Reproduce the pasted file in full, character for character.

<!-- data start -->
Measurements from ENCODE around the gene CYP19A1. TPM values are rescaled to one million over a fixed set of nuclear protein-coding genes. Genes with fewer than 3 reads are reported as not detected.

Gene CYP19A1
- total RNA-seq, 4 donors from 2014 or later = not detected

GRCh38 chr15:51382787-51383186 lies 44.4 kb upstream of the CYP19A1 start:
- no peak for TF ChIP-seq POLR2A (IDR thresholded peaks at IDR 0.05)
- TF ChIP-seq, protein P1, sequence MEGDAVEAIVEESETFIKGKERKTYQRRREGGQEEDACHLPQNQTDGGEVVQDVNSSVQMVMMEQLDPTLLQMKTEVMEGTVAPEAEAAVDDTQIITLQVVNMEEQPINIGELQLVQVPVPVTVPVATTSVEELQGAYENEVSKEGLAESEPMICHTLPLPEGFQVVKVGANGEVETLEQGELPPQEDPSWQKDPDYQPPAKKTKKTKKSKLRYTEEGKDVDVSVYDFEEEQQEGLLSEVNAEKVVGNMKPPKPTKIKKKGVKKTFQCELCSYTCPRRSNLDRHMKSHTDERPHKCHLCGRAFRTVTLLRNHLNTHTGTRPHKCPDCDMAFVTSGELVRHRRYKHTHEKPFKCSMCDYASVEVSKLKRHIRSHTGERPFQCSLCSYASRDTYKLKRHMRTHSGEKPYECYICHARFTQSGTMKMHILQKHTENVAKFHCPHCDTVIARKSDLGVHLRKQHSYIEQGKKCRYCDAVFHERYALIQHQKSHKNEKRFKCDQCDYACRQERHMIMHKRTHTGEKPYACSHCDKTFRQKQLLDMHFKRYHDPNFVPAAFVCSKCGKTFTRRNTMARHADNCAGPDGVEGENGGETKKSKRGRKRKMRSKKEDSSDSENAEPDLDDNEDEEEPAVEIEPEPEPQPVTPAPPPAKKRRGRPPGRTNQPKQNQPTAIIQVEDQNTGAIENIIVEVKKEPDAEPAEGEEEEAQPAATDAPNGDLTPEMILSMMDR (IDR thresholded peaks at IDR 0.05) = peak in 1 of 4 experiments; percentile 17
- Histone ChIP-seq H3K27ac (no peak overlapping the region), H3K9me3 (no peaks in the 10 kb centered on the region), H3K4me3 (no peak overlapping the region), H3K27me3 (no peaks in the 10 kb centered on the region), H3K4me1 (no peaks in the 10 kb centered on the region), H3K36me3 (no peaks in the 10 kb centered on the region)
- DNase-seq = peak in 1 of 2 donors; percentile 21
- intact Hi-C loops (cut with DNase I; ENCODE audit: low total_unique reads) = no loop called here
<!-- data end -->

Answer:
Measurements from ENCODE around the gene CYP19A1. TPM values are rescaled to one million over a fixed set of nuclear protein-coding genes. Genes with fewer than 3 reads are reported as not detected.

Gene CYP19A1
- total RNA-seq, 4 donors from 2014 or later = not detected

GRCh38 chr15:51382787-51383186 lies 44.4 kb upstream of the CYP19A1 start:
- no peak for TF ChIP-seq POLR2A (IDR thresholded peaks at IDR 0.05)
- TF ChIP-seq, protein P1, sequence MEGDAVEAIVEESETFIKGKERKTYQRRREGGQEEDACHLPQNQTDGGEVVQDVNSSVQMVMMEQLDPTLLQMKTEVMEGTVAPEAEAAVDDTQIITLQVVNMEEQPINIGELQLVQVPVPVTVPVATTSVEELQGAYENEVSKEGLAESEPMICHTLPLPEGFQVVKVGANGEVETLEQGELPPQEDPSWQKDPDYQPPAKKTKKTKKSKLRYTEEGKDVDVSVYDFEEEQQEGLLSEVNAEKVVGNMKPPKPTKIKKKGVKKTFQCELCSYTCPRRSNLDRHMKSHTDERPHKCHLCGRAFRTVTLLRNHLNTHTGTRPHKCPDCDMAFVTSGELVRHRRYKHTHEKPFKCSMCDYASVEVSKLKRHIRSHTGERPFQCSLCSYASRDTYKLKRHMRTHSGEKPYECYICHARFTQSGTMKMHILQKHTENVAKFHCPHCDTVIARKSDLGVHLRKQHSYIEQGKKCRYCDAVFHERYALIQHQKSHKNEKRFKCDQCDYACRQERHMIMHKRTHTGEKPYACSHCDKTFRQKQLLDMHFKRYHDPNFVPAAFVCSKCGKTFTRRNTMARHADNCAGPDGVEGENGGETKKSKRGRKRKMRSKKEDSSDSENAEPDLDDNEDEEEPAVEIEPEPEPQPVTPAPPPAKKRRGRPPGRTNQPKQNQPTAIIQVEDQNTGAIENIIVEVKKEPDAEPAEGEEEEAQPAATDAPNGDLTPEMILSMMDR (IDR thresholded peaks at IDR 0.05) = peak in 1 of 4 experiments; percentile 17
- Histone ChIP-seq H3K27ac (no peak overlapping the region), H3K9me3 (no peaks in the 10 kb centered on the region), H3K4me3 (no peak overlapping the region), H3K27me3 (no peaks in the 10 kb centered on the region), H3K4me1 (no peaks in the 10 kb centered on the region), H3K36me3 (no peaks in the 10 kb centered on the region)
- DNase-seq = peak in 1 of 2 donors; percentile 21
- intact Hi-C loops (cut with DNase I; ENCODE audit: low total_unique reads) = no loop called here